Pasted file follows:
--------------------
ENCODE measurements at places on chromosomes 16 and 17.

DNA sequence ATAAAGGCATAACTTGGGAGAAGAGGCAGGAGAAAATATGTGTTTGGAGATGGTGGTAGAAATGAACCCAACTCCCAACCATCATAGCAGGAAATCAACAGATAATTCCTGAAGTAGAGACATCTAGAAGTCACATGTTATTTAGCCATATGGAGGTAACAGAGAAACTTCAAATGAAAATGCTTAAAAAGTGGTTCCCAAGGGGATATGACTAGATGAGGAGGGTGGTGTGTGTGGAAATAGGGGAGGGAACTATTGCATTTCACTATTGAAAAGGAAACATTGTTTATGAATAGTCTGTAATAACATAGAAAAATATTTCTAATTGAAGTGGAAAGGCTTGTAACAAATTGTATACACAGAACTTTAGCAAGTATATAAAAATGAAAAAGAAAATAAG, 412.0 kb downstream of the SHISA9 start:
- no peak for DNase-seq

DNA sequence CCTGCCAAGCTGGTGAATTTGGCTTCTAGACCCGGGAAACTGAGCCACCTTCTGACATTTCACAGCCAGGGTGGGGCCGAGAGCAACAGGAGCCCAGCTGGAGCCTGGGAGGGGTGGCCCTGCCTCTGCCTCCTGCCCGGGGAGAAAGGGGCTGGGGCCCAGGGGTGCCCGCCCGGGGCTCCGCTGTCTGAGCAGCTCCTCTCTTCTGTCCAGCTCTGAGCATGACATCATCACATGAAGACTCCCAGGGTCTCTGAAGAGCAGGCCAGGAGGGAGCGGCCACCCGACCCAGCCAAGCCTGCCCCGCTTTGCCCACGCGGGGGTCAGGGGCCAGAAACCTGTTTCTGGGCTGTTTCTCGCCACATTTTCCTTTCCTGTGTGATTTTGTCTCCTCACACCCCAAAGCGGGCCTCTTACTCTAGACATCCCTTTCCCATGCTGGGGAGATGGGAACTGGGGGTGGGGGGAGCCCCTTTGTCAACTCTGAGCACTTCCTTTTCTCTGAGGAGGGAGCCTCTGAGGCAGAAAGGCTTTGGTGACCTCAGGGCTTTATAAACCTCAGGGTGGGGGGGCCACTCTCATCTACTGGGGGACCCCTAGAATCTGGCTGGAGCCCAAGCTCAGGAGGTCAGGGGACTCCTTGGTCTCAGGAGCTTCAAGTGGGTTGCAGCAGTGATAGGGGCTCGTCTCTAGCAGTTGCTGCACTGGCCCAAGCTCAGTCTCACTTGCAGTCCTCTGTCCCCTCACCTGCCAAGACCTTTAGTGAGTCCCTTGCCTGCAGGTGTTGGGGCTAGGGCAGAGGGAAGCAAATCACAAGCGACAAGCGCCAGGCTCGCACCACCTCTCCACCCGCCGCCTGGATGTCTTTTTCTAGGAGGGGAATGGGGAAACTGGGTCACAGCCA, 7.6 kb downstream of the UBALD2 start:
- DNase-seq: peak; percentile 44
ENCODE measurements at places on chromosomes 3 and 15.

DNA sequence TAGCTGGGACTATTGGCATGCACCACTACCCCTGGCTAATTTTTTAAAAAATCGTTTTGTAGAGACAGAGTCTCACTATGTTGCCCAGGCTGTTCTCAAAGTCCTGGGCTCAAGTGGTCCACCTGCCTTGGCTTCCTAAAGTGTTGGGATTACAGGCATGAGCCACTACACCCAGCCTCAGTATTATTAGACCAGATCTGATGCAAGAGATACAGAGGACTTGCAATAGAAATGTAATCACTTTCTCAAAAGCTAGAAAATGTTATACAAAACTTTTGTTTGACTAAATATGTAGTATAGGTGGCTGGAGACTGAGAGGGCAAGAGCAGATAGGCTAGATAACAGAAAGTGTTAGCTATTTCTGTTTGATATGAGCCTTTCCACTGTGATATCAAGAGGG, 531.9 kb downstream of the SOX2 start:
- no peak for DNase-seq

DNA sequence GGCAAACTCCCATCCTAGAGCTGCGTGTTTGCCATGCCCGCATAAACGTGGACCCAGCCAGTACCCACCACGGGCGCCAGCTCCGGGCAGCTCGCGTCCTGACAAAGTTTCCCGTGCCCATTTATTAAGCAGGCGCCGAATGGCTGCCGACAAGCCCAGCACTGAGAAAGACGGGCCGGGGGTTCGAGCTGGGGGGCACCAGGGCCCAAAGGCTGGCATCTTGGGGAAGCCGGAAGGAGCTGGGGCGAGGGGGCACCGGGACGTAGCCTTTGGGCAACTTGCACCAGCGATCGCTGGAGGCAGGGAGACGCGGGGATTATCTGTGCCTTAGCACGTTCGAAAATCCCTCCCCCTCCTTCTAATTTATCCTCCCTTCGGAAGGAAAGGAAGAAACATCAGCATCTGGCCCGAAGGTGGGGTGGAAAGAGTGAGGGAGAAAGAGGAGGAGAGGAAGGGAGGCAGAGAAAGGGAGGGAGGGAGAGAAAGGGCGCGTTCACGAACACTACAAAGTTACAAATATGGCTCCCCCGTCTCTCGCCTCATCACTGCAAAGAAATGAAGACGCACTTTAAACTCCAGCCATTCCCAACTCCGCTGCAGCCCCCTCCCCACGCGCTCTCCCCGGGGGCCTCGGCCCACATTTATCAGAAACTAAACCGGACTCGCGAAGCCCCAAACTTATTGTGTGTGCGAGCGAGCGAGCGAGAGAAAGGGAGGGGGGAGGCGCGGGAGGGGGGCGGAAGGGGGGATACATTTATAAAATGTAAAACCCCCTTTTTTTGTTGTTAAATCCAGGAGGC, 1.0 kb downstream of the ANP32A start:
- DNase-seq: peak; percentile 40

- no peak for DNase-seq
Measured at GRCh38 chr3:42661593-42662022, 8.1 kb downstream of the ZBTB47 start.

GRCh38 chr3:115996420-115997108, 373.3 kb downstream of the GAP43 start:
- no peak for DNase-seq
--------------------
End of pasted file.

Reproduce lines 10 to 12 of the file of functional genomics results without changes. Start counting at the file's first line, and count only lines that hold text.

- DNase-seq: peak; percentile 40

- no peak for DNase-seq
Measured at GRCh38 chr3:42661593-42662022, 8.1 kb downstream of the ZBTB47 start.